I recently read a short review of Good expressing appreciation for a book in a series that doesn't leave off on a major cliffhanger. Now, that's debatable. As I've discussed before, we all have different definitions of "cliffhanger." For some, it's the ending point right at a major event. For others, it's any unanswered question, even if that question is, "What color shirt was she wearing?"
But another interesting thing was pointed out in this review: the reviewer lamented a trend she's seeing in contemporary fiction where authors write what she calls "half stories" with the intention of leaving the reader hanging and subsequently compelled to buy the next one. It's not even sneaky. We can call it what it is: a smart business move . . . or is it? It is a business move to insure some cash flow for the next book, but is it smart? How about this: Is it respectful? Does it honor the author/reader relationship? Or does it take advantage of it?
When I set out to write Good, my initial intent was to put the entire story into one book. I like stand-alones. I like writing them. I like reading them. But as I wrote (and saw my word count climbing higher and higher), I realized there was no way I could tell Cadence's and Mark's story in one book. So I made the decision to split the story into two books, ever mindful of my audience. I made sure to end the book on a note I felt gave closure to Book 1 of the series. The reviewer pointed this out as well. She explained that while there definitely needed to be a sequel, she felt the first book was a complete story in itself. And I appreciate that because I never make writing or business decisions with the intentions of taking advantage of my readers and their trust in me. It's wrong, and it pisses me off when other writers do that.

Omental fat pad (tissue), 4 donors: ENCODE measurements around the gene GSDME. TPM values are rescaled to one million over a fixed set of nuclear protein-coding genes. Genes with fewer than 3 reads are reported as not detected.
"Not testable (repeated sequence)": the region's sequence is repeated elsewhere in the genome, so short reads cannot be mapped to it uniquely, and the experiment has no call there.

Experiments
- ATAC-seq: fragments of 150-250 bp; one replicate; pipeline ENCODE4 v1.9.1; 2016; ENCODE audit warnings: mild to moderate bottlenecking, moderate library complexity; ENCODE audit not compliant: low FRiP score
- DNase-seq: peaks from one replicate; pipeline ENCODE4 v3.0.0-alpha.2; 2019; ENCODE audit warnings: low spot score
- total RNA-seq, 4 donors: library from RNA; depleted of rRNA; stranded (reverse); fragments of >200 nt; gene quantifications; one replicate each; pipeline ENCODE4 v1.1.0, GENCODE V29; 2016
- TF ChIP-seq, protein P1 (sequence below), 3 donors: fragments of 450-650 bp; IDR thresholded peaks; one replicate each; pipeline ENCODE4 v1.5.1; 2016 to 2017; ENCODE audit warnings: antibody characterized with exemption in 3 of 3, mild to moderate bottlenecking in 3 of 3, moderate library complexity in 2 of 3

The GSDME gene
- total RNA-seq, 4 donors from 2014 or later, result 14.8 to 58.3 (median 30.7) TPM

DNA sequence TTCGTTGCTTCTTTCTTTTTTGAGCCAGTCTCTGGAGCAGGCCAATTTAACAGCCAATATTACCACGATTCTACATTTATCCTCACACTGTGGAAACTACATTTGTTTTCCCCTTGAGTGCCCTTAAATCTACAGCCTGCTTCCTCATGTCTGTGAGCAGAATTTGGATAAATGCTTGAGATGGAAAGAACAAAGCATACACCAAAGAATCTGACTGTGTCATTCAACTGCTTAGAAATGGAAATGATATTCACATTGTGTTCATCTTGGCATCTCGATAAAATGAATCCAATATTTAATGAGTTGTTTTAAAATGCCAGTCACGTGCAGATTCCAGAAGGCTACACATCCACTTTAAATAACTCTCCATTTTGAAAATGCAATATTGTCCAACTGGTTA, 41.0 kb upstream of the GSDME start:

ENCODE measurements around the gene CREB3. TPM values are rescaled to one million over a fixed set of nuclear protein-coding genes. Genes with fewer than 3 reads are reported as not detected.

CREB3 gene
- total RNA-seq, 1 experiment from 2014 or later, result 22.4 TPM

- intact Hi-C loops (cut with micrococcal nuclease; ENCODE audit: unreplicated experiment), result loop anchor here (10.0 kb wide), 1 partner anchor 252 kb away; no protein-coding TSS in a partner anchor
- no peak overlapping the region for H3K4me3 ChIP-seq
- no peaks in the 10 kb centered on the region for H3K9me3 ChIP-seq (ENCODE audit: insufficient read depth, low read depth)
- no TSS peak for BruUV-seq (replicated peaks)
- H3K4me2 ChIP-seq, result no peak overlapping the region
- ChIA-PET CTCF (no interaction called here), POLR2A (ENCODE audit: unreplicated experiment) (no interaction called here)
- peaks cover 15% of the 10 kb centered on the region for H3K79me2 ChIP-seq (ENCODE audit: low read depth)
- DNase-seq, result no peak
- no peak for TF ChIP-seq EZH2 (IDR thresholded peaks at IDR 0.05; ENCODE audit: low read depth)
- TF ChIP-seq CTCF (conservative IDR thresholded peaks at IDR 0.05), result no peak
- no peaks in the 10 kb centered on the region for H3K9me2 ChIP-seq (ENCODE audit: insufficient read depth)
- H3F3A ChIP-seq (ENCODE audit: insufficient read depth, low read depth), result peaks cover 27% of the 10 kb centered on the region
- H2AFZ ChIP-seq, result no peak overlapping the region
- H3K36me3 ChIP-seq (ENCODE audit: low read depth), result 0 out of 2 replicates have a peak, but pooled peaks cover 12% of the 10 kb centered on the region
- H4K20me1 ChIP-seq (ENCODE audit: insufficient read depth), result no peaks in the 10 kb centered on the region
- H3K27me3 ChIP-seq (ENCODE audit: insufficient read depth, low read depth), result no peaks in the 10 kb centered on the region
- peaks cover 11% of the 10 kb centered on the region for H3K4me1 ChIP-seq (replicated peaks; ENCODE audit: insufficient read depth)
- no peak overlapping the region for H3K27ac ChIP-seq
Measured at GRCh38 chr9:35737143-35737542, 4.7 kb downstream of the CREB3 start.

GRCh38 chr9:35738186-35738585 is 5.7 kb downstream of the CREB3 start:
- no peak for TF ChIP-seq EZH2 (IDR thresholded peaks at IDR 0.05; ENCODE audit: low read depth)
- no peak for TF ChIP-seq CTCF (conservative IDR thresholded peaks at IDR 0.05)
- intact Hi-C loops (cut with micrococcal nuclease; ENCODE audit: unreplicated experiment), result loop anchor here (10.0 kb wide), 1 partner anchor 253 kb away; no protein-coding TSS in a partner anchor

That being said, I do fear we're living in a reading culture that despises cliffhangers so much that it scares authors into writing contrived stories. They fear the repercussions of a story that does not end the way the mass market expects. And my editor wrote a fabulous piece on the subject that warrants a few minutes of your time to read and absorb. Yeah, there will be those authors who take advantage of cliffhangers, but for the rest of us, we understand when they are necessary, and we're respectful of giving you, the reader, a REAL story. Not something silly and contrived. Not something that may warm your heart, but that you'll forget about the next day. My fans know I've got no time for that. I never write a story to convince you of anything I believe, but I sure as hell want to give you stories to make you think.
So remember: I cannot speak for other authors when it comes to cliffhangers (and HEAs, too), but for me, I will always be respectful of you as a reader--your heart, your intelligence, your time. In return, please trust me.